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The Magic Russian White Desert – Chukotka Posted by on Jul 20, 2020 in Culture, History, Russian life, when in Russia

Chukotka is one of the places on our planet where permafrost and the majestic nature are merged. It looks like an endless white desert. Its landscape has not changed for several thousand years. It is here that you can meet a bear on the street.

Chukotka (Чуко́тка) or, as it is formally known, Chukotka Autonomous Okrug (Чуко́тский автоно́мный о́круг)1“okrug” is the Russian word for district is the northeasternmost region of Russia.

It has a maritime (морско́й) border with the United States in the east, through the icy waters of the Bering Strait (Бе́рингов проли́в). The distance between Russia and the United States is less than three miles. On clear days you can even see Alaska (Аля́ска) from the Chukotka’s coast. Perhaps these two lands were part of the same continent 13,000 years ago. Scientists suggest that Native Americans share their DNA with some ethnic groups of Chukotka. Both countries plan to build a transcontinental railway tunnel or bridge to link the areas. The Bering Strait crossing project for a connection between Chukotka and Alaska has existed for over a hundred years.


Image by cmccarthy2001 Pixabay

The population of Chukotka is only about 50,000 people, who are mostly engaged in reindeer herding (оленево́дство), gold mining, and sea mammal (морско́е млекопита́ющее) hunting (охо́та).


Image by Somogotto S. N. Flickr

Some Chukchi (чу́кчи) prefer to live traditionally – in yarangas (яра́нги), cone-shaped or rounded reindeer-hide tents.

The region is one of the most productive marine areas in the world. Whale (кит), beluga whale (белуха), walrus (мо́рж), and seal (тюле́нь) hunting, along with cod (треска́) and salmon (лосо́сь) fishery (рыболо́вство), are the traditional occupations of coastal communities. The Chukotka wildlife also includes wolves (во́лки), grizzly (гри́зли) and polar bears (бе́лые медве́ди), fox (ли́сы), and a variety of Arctic (Аркти́ческий) birds.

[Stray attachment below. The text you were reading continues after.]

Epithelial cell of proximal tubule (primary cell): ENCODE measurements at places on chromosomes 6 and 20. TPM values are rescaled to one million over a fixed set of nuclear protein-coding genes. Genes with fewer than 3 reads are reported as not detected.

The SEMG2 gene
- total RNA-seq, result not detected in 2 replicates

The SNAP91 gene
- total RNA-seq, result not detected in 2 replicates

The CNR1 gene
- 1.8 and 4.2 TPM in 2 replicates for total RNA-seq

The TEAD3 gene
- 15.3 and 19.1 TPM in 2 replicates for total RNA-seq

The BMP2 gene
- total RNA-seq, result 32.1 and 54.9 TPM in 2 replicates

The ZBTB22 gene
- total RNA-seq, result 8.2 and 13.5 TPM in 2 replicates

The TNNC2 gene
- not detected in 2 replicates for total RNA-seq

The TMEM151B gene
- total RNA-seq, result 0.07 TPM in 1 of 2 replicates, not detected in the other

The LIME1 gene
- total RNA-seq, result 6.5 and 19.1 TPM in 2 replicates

Image by Christopher Michel Flickr

The weather (пого́да) in Chukotka is unstable, with strong cold (холо́дный) northerly winds (ве́тры), which at any moment can turn into southwestern storms (што́рмы). Winter (зима́) lasts up to 10 months. To make everyday life more colorful, many buildings are painted in bright colors.

Polar Bears

Image by Christopher Michel Flickr

Also, because of the constant cold temperature (температу́ра), it is extremely difficult to grow vegetables there. Therefore, the prices for them, as well as for fruits, are very high. For example, a pound of tomato or bananas are on sale for around $10, and one watermelon can cost you $70. Summer temperatures can reach the mid-seventies in July, and can drop below -40 in winter. Many climatic (климати́ческий) records were registered there.


Image by realholdencaulfield Flickr


Eco- and ethno-tourism have recently become popular. Travelers go on cruises (круи́зы), and scientists regularly come on expeditions (экспеди́ции). Chukotka Autonomous Okrug is the territory on which the border regime (пограни́чный режи́м) operates. To enter, special permission (разреше́ние) is required. But passengers of cruise liners are allowed to land there and stay for 72 hours without such permission, or any visa.

Traveling by waterways provides an excellent opportunity to see the beautiful nature (приро́да) of Chukotka. Boating and kayaking are possible only in July and August; in the rest of the year, the rivers are covered with ice (лёд). Extreme travelers consider the region as one of the most exotic and difficult destinations in the world. Coming here, tourists need to be prepared for physical discomfort, terrible weather, delays, and all sorts of other problems.

There are no car rentals, but it is not necessary. Paved roads are available only in the towns; ice-and-snow roads are found throughout the rest of the territory. Some locals have off-road vehicles. The main transportation is by sea and air. Chukotka also still has no proper internet connection.


Image by Ashtyn Renee Flickr

Despite its isolation (изоли́рованность), it is an open society. Hospitality (гостеприи́мство) and generosity (ще́дрость) are highly prized among the locals.

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    “okrug” is the Russian word for district
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